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The Democratic Strategist

Political Strategy for a Permanent Democratic Majority

Political Strategy Notes

“Democrats view this year’s crop of [U. S. Senate] candidates as strong, and they say they will be bolstered by the presidential election, which often helps coax minority and younger voters to the ballot box. Many Democrats are feeling confident they will win the net five seats needed to take back the chamber. A pickup of just four seats would be enough if the Democrats also retain the presidency, because the vice president breaks ties.” – from Kristina Peterson’s “In Senate Races, Democrats See Prizes, Pitfalls: The party believes it can take control, but primary battles, recruitment pose challenges in some states” in the Wall St. Journal. Peterson quotes Sen. Chuck Schumer: “The fact that middle-class incomes are stagnating and Democrats have much better answers than Republicans, the fact that the GOP presidential race is in shambles, and the fact that we have a very good map and we have candidates to take advantage of that map all bodes very well for us taking back the Senate…”
At CNN Politics Manu Raju takes an in-depth look at developing Democratic strategy to win Rand Paul’s U.S. Senate seat and the obstacles threatening Paul as a result of his limp presidential candidacy.
Senate Democrats have unveiled the ‘Reducing Educational Debt (RED) Act,’ as an impressive pitch for the votes of millennials and their families. Key elements: 1. Opportunities to refinance federal and private student loans at a lower interest rate; 2. Indexing Pell Grant awards to inflation to insure adequate assistance; 3. Funding to “waive community college tuition and fees for eligible students before other financial aid is applied.” Senator Schumer’s soundbite pitch: Democrats will create a “path toward debt-free college.”
This Morning Consult poll shows a Michael Bloomberg independent presidential candidacy hurting Dems more than the GOP. Should Sanders win the Democratic nomination, Krugman sees a Bloomberg run as a likely path to a Trump presidency.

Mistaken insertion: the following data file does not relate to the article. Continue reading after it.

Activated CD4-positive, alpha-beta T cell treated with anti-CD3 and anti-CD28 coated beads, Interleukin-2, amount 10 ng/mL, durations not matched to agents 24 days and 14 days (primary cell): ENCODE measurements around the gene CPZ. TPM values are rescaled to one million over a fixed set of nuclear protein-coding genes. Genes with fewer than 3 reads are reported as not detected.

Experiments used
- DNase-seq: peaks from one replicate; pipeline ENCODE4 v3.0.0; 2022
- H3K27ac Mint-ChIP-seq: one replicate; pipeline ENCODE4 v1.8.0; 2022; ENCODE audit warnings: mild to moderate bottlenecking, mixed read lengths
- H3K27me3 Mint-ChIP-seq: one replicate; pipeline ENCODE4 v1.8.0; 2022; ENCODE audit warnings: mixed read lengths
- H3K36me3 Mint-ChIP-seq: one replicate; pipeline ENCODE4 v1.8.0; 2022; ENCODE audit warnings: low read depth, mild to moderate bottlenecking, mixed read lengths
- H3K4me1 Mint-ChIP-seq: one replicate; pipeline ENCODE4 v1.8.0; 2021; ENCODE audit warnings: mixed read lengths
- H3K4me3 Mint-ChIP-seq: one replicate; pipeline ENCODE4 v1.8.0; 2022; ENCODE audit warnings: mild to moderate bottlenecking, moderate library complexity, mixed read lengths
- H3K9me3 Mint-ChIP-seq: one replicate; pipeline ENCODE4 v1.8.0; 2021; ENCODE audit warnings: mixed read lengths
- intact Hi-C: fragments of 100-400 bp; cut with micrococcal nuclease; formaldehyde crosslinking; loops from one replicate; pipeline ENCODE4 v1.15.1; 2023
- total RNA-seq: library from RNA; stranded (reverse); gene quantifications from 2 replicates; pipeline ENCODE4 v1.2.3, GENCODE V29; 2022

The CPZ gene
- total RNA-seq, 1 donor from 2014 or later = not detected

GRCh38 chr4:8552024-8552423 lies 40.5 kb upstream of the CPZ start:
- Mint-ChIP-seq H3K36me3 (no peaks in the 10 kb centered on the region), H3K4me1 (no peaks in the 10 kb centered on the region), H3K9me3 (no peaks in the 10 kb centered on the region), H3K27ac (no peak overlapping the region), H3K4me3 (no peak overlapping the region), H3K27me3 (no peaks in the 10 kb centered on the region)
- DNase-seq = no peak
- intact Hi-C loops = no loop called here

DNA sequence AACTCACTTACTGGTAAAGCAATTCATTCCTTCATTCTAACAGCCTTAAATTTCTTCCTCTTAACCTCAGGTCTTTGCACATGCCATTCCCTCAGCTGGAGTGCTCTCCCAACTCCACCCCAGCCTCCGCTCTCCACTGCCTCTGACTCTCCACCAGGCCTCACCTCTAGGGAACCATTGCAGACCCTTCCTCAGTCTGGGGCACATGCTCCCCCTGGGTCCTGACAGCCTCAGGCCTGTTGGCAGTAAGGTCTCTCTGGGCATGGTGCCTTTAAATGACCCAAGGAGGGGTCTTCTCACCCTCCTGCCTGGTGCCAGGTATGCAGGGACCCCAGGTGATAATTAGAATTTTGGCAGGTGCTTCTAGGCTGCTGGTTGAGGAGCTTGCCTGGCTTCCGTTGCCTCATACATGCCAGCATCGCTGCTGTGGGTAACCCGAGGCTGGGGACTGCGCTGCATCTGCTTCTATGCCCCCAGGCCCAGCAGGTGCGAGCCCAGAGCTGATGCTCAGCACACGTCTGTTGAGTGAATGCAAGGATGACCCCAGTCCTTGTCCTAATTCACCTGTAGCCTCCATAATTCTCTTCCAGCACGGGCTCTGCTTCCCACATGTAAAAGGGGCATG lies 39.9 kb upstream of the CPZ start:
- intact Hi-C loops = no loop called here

At NYT ‘First Draft,’ Michael Barbaro reports on presidential candidate reactions to a possible Bloomberg candidacy, including the reaction of the two leading Democrats: “The way I read what he said is, if I didn’t get the nomination we might consider it,” she [Clinton] said on NBC’s “Meet the Press.”…She added: “Well, I’m going to relieve him of that and get the nomination so he doesn’t have to” run….Senator Bernie Sanders of Vermont, whose campaign bemoans the influence of the super rich, quickly incorporated Mr. Bloomberg’s flirtation into his message….”My reaction is, if Donald Trump wins and Mr. Bloomberg gets in, you’re going to have two multibillionaires running for president of the United States against me,” Mr. Sanders said on “Meet the Press.” “And I think the American people do not want to see our nation move toward an oligarchy, where billionaires control the political process.”
An interesting analytical nugget from the conservative GOP establishment via Mario Loyola at the National Review: “The working-class Republican voter feels he’s getting screwed from every direction: corporations, lazy people on welfare, criminals who have learned to play the victim, illegal immigrants, foreign governments, and of course the politicians who sell out to all of them. He looks at the political firmament and sees nobody who addresses his grievances, nobody who speaks like him, nobody who speaks for him. Victimized and voiceless, the Republican working-class voter had already lost faith in the party. Now he may be losing faith in democracy itself.”
Bloomberg View’s Albert R. Hunt takes a look at the potential influence of the Latino vote, and observes: “…Hispanics account for more than 5 percent of eligible voters in only three of the 10 national swing states: Colorado, Nevada and Florida. Whatever losses the party sustains among Hispanics — and Asian-Americans also turned off by anti-immigration rhetoric — will be more than offset, they believe, by the energizing of alienated white voters…” On the other hand, Hunt quotes Sen. Lindsey Graham, who warns “”Donald Trump today has an 81 percent disapproval rating with Hispanics…The Democrats will destroy this guy.”
This will be a very tough sell.
Trump video mash-ups were becoming a new art form (see here, for example) even before last week’s Palin endorsement fiasco and Trump’s “I could stand in the middle of 5th Avenue and shoot somebody and I wouldn’t lose voters” tirade. The challenge for Democrats in producing a devastating viral video on Trump, should he win the nomination, will be what to leave out.

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